One of the best ways to feel better when you need it most is by showing your gratitude. Be thankful for the best thing that happened to you today. I already mentioned keeping a daily gratitude journal, but I want to stress this can change your lifeResearchers have found that;

  • Those who keep a weekly gratitude journal tend to exercise more, have fewer physical symptoms and are more optimistic about their futures.
  • Daily discussion of gratitude can increase alertness, enthusiasm, determination, attentiveness, energy and sleep duration, as well lower reports of depression.
  • Individuals who think about, talk about or write about gratitude daily are more likely to help someone with a personal problem or offer emotional support.
  • Those who are grateful place less importance on material goods, are less envious of others and are more likely to share their possessions with others.
  • Daily gratitude practices may help prevent coronary artery disease.

Show your gratitude to friends, family, clients and colleagues. Sincerely thanking people is one of the best ways to strengthen relationships. After all, doesn’t it feel awesome when someone thanks you for your hard work, doing a chore, or just listening when they need to vent?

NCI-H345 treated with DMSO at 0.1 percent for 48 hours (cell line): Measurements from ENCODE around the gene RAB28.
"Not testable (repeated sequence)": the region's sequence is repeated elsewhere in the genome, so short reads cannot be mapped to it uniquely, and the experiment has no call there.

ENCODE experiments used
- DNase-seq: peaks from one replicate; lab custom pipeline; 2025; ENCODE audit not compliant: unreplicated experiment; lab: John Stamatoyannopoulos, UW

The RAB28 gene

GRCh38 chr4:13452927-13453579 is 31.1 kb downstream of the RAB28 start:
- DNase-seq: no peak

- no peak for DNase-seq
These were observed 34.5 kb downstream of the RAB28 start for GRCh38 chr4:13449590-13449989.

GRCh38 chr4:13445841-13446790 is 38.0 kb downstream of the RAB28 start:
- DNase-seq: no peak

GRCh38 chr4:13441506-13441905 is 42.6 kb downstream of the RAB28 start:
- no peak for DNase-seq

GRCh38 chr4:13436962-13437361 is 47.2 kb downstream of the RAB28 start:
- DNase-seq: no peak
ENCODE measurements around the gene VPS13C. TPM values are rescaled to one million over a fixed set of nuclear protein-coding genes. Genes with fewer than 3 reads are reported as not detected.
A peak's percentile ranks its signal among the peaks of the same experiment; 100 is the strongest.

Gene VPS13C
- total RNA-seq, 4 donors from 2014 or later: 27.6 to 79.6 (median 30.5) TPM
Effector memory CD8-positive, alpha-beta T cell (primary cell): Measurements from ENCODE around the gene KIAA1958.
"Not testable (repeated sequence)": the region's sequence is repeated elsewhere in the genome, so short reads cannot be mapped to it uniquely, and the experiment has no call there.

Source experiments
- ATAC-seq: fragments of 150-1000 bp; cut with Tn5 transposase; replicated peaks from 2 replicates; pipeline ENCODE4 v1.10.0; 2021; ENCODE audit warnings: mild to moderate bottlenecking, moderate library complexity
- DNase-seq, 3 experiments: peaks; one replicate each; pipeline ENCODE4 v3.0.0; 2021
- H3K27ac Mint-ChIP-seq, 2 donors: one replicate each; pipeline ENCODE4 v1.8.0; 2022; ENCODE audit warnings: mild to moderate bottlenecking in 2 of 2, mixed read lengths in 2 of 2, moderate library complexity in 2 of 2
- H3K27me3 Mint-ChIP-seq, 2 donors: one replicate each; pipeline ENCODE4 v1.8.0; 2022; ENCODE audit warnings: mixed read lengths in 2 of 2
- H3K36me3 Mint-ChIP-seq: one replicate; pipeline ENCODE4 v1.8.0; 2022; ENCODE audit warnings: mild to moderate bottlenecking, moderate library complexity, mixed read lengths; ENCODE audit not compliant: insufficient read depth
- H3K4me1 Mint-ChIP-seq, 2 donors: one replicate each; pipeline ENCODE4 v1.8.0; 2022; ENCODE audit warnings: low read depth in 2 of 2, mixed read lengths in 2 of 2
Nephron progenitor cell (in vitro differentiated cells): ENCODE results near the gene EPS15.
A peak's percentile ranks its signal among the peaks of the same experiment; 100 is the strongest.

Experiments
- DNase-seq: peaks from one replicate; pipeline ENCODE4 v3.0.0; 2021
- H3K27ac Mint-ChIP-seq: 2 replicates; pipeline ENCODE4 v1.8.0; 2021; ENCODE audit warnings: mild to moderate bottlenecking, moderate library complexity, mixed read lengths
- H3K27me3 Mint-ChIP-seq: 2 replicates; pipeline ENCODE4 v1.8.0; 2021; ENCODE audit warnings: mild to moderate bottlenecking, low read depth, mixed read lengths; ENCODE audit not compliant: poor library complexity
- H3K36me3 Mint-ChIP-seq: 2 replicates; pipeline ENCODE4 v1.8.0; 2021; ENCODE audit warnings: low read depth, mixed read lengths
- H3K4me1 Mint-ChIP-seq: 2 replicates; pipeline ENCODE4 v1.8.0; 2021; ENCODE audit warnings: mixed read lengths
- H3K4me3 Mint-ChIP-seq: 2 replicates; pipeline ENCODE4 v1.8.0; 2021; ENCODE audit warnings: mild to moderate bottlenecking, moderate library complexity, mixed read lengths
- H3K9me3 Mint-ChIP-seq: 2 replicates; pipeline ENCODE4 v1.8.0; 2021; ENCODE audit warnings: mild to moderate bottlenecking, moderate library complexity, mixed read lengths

7. Stop comparing yourself to others.

Stop losing sleep over what others have and what you don’t. Here’s the truth: there is always going to be someone who has a better paying job, lives in a nicer house, drives a fancier car and goes on more exotic vacations. Your friends may start families before you. Some might get to retire early.

Comparing yourself just makes you miserable and unhappily preoccupied about what others consider success. Instead, worry about what you define as success. When I started freelancing, I had friends who mocked me because I wasn’t making as much money as they were. The way I saw it, I had a flexible schedule, got to work wherever I wanted and never complained about work since I enjoyed what I was doing. My friends that gave me a rough time complained constantly about their jobs, colleagues, waking-up so early, etc.

Who do you think was happier?

Related: 10 Ways To Stay Inspired For Life

8. Tackle the one thing that you’ve been putting off.

We all put off that one thing: the phone call to your insurance company, cleaning up your desk, changing the batteries in the smoke alarms. Just like those dirty dishes I discussed earlier, setting priorities includes making certain seemingly small tasks don’t build-up until you have to spend an entire day catching up.